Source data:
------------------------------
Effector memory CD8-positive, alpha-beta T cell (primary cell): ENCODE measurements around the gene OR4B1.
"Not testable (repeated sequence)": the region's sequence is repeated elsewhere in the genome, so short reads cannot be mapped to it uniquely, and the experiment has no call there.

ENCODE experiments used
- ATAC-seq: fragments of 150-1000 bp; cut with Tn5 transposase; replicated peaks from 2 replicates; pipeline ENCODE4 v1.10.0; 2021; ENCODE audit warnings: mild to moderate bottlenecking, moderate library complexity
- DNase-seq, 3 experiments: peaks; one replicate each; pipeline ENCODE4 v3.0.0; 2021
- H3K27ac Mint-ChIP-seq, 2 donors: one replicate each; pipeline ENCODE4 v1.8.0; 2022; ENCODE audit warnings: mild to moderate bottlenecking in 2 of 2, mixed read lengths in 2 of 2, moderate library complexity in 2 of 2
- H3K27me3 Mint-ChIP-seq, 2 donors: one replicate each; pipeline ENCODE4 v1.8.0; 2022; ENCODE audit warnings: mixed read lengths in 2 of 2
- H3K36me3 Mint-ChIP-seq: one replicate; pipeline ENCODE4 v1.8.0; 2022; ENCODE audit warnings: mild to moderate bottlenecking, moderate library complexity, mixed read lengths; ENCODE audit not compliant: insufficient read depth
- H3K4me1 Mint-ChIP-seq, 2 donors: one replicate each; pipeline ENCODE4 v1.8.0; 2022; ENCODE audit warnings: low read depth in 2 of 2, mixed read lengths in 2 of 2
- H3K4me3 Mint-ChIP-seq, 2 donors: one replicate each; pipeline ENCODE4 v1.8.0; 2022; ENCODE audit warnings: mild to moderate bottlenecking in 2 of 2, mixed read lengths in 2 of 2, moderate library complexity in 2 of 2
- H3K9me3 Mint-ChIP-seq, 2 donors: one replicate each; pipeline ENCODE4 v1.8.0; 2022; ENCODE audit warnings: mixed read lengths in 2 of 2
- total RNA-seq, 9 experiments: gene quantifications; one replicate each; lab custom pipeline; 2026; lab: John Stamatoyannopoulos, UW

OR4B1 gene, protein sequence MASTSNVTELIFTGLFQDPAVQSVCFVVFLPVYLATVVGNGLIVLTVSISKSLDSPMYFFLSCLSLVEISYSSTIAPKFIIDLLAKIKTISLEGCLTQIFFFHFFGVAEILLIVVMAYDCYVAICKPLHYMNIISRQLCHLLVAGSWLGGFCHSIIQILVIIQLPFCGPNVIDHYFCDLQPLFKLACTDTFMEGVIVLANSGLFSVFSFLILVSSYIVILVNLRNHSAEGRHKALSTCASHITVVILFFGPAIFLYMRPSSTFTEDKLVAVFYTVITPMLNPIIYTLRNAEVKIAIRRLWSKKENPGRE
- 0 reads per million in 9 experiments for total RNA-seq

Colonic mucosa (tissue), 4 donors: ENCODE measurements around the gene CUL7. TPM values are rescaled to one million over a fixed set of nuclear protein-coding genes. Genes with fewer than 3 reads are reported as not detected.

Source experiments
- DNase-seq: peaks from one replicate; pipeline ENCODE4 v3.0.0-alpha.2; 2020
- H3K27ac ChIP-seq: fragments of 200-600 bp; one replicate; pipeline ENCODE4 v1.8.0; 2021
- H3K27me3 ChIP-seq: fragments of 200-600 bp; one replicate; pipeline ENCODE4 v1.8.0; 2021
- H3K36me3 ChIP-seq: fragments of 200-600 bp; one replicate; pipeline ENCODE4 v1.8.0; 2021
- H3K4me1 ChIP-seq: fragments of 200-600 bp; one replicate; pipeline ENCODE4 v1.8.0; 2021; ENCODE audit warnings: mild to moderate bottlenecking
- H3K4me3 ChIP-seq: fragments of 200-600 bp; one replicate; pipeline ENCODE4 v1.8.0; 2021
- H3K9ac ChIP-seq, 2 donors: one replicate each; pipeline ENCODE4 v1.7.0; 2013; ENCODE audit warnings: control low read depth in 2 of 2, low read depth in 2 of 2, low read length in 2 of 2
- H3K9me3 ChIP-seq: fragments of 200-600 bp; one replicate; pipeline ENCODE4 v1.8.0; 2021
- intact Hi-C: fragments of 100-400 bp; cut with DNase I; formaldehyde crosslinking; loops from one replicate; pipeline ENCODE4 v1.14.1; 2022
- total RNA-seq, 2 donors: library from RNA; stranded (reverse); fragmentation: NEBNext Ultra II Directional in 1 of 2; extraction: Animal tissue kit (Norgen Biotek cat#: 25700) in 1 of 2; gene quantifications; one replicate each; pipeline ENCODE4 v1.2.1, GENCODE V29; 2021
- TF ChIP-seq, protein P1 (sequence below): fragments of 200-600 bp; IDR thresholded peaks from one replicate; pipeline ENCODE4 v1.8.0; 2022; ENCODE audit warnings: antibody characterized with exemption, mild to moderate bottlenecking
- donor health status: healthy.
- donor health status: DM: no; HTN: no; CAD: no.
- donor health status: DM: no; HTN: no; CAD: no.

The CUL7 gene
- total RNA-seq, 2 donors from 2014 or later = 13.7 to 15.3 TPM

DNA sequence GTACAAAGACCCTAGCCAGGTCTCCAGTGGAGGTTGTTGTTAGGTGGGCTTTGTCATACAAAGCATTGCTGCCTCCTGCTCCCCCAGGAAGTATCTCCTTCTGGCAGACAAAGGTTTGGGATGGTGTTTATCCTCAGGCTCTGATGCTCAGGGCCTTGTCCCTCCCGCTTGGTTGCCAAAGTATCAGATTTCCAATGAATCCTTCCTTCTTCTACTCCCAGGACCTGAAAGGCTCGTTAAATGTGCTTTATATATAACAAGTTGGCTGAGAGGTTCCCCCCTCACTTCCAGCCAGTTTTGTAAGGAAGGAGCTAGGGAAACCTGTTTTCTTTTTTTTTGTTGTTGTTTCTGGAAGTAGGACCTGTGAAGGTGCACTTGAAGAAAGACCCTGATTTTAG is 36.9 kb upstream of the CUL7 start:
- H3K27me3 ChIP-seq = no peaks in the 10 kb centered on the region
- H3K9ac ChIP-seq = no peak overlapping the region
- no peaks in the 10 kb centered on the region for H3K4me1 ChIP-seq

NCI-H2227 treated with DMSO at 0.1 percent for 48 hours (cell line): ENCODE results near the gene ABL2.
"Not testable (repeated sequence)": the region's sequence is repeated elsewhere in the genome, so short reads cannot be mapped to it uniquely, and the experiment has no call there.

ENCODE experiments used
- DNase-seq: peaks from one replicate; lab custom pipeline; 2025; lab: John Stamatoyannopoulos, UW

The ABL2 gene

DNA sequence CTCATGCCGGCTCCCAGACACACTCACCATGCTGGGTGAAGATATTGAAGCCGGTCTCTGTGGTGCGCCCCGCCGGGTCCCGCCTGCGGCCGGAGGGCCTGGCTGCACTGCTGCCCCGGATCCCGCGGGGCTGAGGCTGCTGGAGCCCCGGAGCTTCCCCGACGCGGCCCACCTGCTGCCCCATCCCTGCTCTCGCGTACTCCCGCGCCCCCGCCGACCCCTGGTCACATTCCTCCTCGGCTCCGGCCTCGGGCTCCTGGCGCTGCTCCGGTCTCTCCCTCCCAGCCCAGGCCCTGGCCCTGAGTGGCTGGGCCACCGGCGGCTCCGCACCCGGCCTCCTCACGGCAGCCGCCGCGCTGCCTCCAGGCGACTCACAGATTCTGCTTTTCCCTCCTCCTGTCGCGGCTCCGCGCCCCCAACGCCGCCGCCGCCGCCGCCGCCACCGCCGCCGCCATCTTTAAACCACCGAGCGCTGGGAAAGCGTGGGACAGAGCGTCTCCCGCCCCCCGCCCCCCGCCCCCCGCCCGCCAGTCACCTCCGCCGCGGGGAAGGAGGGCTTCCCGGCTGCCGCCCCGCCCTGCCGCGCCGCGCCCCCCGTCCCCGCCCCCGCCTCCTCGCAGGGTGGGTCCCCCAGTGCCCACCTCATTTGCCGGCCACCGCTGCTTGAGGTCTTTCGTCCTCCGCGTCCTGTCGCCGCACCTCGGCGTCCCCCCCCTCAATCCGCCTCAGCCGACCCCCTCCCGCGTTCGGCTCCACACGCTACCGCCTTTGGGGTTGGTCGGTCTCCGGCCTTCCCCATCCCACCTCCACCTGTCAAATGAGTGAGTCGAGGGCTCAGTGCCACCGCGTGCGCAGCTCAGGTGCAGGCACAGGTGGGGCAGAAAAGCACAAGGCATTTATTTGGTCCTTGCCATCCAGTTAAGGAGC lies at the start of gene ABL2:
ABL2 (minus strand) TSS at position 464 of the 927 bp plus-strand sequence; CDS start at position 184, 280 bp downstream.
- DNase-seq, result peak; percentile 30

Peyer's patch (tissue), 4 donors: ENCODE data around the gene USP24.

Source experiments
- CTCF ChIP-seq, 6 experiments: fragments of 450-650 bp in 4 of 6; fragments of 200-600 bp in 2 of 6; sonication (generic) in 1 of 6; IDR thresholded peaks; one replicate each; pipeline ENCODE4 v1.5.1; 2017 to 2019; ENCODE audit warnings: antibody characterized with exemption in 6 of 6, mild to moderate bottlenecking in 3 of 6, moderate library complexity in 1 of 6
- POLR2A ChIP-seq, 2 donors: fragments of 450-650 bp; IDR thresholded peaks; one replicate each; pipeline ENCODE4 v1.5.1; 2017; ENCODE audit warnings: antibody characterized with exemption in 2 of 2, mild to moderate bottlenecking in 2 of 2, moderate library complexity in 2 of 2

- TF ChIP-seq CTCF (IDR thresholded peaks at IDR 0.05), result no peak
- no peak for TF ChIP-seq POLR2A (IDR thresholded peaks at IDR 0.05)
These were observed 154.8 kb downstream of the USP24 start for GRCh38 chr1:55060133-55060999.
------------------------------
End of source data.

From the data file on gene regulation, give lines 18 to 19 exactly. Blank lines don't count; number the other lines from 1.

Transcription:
- H3K27ac ChIP-seq: fragments of 200-600 bp; one replicate; pipeline ENCODE4 v1.8.0; 2021
- H3K27me3 ChIP-seq: fragments of 200-600 bp; one replicate; pipeline ENCODE4 v1.8.0; 2021